Survey digs into British Columbians' love of gardening

Whether you observe Victoria Day or the Journée nationale des patriotes, the third weekend of May unofficially marks the start of gardening season in Canada. British Columbians may have had a head start over the rest of the country in the past few weeks, thanks to the record-high temperatures that were reported in many municipalities.

Research Co. took a quick glance at the gardening habits of British Columbians, including their motivations, expenditures and the feelings they get from growing plants.

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There are three in five residents of the province (59%) who currently grow or cultivate plants in their home, either indoors or outdoors. Residents of northern B.C. lead the way, with 68% saying they are active gardeners. The proportion drops to 60% in Metro Vancouver and southern B.C., 58% in the Fraser Valley and 57% in Vancouver Island.

On a political note, we might as well start referring to the BC Green Party as the “Green Thumb Party.” Seven in 10 residents who voted for the Andrew Weaver-led Greens in the 2017 provincial election are actively growing plants. Smaller proportions of British Columbians who supported the BC New Democratic Party and the BC Liberals join them (66% and 58% respectively).

In spite of British Columbia’s traditional position as one of the most environmentally friendly provinces in Canada when it comes to food, the main motivation for gardeners is related to appearance and not sustenance. More than half of the province’s gardeners say they grow plants mostly for ornamental purposes, including 61% of men and 60% of those over the age of 55.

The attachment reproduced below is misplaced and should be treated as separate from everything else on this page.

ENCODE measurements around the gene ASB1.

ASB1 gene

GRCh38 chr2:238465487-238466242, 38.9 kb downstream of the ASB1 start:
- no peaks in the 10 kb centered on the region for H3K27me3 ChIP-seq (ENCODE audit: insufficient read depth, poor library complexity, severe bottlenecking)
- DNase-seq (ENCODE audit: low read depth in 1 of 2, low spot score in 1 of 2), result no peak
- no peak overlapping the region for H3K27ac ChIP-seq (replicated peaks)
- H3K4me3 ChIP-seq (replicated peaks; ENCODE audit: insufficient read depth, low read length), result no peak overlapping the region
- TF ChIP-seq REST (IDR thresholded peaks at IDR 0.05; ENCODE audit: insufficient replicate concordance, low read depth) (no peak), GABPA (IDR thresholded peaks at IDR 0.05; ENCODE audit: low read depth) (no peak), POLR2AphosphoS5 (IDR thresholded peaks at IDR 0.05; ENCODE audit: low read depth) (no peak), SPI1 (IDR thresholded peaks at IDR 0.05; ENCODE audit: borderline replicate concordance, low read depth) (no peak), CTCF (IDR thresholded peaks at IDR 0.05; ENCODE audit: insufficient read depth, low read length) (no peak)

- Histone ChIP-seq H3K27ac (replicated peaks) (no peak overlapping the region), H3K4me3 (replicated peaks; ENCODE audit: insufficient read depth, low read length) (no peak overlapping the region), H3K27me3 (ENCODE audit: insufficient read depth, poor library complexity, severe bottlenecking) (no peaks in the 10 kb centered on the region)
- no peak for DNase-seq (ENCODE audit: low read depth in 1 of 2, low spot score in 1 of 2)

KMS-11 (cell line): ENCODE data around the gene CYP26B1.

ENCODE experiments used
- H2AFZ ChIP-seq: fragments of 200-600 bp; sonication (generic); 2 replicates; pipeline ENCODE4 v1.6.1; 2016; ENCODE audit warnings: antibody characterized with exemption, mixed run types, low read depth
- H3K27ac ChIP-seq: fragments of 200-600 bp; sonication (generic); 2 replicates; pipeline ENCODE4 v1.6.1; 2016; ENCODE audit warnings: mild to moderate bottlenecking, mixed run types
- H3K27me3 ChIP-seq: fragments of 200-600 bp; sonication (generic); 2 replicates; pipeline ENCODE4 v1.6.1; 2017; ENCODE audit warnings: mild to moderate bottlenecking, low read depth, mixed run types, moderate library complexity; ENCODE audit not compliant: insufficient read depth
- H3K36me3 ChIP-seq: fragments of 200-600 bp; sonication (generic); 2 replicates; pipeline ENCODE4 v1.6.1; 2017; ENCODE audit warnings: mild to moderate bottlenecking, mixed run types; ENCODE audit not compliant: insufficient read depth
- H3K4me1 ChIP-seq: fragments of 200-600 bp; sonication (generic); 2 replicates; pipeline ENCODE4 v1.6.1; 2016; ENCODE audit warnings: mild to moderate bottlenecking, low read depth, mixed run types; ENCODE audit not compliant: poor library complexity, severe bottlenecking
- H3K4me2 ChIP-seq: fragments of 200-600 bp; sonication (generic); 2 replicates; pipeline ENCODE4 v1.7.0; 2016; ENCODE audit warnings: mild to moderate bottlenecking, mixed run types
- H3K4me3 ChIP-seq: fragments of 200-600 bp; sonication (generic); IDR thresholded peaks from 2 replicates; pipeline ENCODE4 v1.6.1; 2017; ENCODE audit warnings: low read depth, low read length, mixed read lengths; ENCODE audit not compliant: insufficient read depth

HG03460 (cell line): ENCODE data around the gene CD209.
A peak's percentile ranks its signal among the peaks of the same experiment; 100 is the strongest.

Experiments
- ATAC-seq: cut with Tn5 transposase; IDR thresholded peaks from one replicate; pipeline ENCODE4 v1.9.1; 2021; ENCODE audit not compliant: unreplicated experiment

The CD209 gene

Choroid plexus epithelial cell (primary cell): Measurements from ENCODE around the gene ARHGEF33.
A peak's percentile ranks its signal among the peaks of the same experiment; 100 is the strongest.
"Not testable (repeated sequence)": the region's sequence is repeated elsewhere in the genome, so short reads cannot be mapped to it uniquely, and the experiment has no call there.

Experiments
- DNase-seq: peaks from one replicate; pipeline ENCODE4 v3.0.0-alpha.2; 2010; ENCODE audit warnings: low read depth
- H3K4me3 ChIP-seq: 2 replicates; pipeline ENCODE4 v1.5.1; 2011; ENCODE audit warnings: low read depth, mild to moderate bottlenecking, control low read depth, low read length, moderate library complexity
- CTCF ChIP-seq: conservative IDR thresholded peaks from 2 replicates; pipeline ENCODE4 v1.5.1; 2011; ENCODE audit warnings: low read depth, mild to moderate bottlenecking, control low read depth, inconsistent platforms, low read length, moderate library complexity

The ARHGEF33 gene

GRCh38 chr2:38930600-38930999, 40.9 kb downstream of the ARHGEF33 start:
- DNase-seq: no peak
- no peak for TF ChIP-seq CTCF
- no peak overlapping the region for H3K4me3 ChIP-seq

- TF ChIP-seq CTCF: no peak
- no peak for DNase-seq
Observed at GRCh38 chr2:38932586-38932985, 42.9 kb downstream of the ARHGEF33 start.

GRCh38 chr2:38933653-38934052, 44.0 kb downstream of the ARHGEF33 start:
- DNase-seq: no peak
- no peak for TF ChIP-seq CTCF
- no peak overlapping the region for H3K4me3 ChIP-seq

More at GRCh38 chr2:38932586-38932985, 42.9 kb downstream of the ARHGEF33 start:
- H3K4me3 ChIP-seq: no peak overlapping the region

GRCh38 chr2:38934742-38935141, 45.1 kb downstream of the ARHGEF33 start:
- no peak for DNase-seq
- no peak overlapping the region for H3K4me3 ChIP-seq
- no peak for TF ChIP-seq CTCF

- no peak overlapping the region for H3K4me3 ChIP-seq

While the proportion of gardeners who focus primarily on growing items for consumption (such as fruits, vegetables and herbs) is smaller (29%), there are some fascinating fluctuations. B.C.’s gardeners aged 18 to 34 are more likely to be growing food (35%) than their older counterparts (31% for those aged 35 to 54 and 21% for those aged 55 and over).

Growing food is also big in the Fraser Valley (40%) and southern B.C. (34%). There are also 15% of gardeners in the province who grow both for appearance and consumption.

One in four gardeners in British Columbia (25%) spend less than $50 each year on tools, plants and/or seeds, while 39% spend between $50 and $100. More than a third of gardeners allocate more money to their hobby (36%), including 14% who splurge beyond the $200 mark.

When it comes to bragging rights, most British Columbians cautiously place themselves in the middle, with 58% saying the plants they grow or cultivate are “about the same” as most others in their neighbourhood.

One in four of the province’s gardeners (26%) believe that their plants are better than most others in their surroundings, while 11% dejectedly admit that what they grow or cultivate is worse.

When we analyze how much money British Columbia’s gardeners spend each year and the feelings they profess about their plants, there is a direct correlation.

Only 19% of the province’s gardeners who spend less than $50 annually on tools and supplies feel their plants are better than others in their neighbourhood. The proportion grows slightly to 23% for those who spend anywhere from $50 to $100.

The number of happy gardeners climbs to 31% among those who spend $101 to $199 on stuff for their plants. But if you are one of the indulgers who devotes more than $200 to gardening supplies, you are decidedly more likely to feel that your plants are among the best in your neighbourhood (42%).

Money alone will not be responsible for giving you a garden that becomes the envy of your neighbours, or championship-level fruits and vegetables. But it seems that the more we spend caring for these living things, the more we feel that we are doing a better job than the occupants of adjacent households.

Mario Canseco is president of Research Co.

 

Results are based on an online study conducted from May 2 to May 5, 2019, among 800 adults in British Columbia. The data has been statistically weighted according to Canadian census figures for age, gender and region in British Columbia. The margin of error, which measures sample variability, is plus or minus 3.5 percentage points, 19 times out of 20.

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